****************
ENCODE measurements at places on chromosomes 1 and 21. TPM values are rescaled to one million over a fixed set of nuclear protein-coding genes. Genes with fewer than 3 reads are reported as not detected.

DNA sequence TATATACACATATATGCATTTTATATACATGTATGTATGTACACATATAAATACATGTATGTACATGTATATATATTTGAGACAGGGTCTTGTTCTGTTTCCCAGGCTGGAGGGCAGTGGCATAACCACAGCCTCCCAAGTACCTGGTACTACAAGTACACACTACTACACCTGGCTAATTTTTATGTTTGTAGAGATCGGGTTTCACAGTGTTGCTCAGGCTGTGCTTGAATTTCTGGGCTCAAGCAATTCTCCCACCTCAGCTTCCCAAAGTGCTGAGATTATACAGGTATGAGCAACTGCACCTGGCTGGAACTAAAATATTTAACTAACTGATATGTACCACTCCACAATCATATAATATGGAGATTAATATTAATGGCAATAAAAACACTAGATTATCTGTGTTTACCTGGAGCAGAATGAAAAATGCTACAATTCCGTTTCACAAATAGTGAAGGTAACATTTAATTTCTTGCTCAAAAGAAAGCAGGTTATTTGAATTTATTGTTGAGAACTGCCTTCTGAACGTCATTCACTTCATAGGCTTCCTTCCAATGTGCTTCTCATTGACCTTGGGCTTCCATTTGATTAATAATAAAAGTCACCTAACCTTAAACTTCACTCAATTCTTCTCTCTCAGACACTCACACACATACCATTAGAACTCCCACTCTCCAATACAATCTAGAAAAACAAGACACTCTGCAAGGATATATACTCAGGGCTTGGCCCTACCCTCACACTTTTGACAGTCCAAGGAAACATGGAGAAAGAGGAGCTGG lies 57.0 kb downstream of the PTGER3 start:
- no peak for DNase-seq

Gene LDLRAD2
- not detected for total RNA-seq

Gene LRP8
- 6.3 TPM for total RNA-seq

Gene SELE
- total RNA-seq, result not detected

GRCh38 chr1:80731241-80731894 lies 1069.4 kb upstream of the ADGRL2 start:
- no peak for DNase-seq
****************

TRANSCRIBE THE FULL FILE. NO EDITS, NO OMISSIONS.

ENCODE measurements at places on chromosomes 1 and 21. TPM values are rescaled to one million over a fixed set of nuclear protein-coding genes. Genes with fewer than 3 reads are reported as not detected.

DNA sequence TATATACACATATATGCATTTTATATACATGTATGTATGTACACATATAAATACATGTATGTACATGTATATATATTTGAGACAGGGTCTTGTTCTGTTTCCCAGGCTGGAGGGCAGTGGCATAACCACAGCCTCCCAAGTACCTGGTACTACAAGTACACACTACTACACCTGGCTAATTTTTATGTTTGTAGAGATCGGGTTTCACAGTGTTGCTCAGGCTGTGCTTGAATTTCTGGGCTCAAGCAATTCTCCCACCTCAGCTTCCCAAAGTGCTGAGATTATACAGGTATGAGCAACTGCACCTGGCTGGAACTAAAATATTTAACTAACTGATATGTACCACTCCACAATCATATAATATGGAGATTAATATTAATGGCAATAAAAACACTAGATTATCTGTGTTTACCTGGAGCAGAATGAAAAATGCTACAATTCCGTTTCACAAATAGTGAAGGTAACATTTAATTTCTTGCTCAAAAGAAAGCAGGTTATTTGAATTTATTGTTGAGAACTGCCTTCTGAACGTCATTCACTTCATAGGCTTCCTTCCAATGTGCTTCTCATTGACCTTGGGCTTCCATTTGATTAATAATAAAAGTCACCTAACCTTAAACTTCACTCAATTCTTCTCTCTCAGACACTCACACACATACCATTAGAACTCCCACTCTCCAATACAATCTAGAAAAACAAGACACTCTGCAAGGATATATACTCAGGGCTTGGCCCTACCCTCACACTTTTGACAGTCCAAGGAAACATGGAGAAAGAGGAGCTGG lies 57.0 kb downstream of the PTGER3 start:
- no peak for DNase-seq

Gene LDLRAD2
- not detected for total RNA-seq

Gene LRP8
- 6.3 TPM for total RNA-seq

Gene SELE
- total RNA-seq, result not detected

GRCh38 chr1:80731241-80731894 lies 1069.4 kb upstream of the ADGRL2 start:
- no peak for DNase-seq